Sharmistha has a special way with children. After administering an injection to a pint-sized patient, she gently rubs the top of his head with her palm. She is like a mother to the young boys and girls receiving treatment in the pediatric center at our hospital.
Sharmistha studied at the School of Nursing before taking a placement at Mercy Hospital. It was important to her that she earned a living so that she could provide for her family. “I knew that if I became a nurse, I’d have great job prospects,” she told us. Now a nurse, Sharmistha can put aside some extra money for her family. “They do not ask for my help, but I give freely. I am able to help my parents with basic grocery expenses, and I am helping my little brother pay his way through engineering school,” she says proudly.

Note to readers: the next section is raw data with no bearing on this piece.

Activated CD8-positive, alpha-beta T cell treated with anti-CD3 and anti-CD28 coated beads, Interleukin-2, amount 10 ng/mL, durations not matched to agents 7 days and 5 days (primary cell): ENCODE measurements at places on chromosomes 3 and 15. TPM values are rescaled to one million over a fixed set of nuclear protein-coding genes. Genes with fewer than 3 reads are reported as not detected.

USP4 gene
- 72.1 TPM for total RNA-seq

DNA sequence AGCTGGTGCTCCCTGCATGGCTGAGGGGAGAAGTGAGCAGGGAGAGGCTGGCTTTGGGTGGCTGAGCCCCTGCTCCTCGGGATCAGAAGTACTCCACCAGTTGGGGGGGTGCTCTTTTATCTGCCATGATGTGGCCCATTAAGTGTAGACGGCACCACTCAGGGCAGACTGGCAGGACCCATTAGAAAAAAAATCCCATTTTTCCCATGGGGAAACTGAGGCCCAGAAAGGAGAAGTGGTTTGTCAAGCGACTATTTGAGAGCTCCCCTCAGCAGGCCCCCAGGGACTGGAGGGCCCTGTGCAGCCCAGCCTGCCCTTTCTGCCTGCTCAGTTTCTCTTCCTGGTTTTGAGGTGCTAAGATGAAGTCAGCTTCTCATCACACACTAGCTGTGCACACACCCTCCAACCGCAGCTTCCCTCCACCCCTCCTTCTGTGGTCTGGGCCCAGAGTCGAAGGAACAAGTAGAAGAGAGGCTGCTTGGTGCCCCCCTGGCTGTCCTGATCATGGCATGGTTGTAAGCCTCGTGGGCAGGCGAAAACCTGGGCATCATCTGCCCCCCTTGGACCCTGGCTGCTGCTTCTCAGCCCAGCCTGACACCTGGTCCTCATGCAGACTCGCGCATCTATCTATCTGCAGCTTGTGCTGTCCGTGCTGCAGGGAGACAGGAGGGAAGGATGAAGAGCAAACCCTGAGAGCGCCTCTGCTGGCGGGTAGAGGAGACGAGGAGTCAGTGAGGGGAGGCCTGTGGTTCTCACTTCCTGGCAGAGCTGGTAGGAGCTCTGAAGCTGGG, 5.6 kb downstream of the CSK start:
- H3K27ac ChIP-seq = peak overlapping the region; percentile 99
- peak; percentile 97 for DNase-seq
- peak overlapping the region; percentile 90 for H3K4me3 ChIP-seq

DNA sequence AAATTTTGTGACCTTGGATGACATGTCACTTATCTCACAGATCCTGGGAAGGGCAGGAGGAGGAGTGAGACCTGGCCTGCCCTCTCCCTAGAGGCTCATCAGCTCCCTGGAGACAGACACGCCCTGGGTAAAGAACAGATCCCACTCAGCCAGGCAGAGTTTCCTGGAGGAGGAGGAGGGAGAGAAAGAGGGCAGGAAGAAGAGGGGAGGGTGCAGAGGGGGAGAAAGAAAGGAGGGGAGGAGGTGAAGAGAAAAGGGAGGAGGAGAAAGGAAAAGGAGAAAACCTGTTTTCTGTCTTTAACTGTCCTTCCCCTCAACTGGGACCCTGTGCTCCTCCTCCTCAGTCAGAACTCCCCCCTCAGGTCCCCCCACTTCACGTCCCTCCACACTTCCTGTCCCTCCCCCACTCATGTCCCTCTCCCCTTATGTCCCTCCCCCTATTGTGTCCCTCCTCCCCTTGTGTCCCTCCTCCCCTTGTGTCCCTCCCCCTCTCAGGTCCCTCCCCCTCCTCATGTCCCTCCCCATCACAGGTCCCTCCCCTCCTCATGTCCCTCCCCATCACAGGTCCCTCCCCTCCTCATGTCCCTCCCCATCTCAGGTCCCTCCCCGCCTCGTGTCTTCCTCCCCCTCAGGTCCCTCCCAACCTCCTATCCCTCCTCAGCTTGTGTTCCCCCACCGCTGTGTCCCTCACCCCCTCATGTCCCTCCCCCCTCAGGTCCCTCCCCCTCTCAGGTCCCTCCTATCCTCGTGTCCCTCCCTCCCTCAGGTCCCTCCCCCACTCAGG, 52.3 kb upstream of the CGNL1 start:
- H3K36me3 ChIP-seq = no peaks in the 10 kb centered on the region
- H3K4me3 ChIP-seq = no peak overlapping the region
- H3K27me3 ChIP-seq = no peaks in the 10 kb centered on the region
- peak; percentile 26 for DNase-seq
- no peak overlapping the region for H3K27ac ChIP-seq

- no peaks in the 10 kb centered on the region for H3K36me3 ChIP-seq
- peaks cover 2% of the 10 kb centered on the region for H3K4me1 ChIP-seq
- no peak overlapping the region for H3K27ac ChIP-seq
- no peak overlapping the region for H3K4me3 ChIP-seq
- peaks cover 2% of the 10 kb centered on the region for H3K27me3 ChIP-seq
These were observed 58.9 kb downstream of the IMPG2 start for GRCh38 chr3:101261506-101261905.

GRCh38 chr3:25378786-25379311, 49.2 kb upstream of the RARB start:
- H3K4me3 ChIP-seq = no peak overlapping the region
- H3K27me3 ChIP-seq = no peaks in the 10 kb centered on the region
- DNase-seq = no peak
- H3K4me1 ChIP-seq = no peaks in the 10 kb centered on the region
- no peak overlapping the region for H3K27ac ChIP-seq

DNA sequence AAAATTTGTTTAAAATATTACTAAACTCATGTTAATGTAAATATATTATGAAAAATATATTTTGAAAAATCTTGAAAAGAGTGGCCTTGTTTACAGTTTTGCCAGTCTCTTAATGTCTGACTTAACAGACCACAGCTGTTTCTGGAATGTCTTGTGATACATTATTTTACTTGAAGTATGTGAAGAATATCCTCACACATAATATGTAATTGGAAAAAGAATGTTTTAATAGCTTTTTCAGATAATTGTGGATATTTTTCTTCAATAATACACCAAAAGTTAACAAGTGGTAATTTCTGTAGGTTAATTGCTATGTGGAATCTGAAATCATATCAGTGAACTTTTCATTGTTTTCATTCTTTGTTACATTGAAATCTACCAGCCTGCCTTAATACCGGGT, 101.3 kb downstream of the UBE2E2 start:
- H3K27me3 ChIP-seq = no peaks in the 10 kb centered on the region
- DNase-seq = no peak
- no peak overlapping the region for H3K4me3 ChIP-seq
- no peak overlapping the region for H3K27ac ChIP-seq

Women in the workplace is a modern development in India. While her father earns a meager teacher’s salary, her mother stays home as a housewife. Sharmistha explains, “Women in my mother’s generation did not have the same educational opportunities as they do now. They would study until the tenth grade, and then stay at home the rest of their lives. Now, as a nation, India is learning that there are better ways.”
Sharmistha is fixated on following what she believes is the “better way.” She desires to continue schooling and receive her Bachelor of Science in Nursing. “It is simple,” she notes, “for greater opportunities, I have to study more.” As for working with children, her passion is clear. “If it were up to me,” she reveals, her face melting with an expression of heartfelt joy, “I would work with children forever.”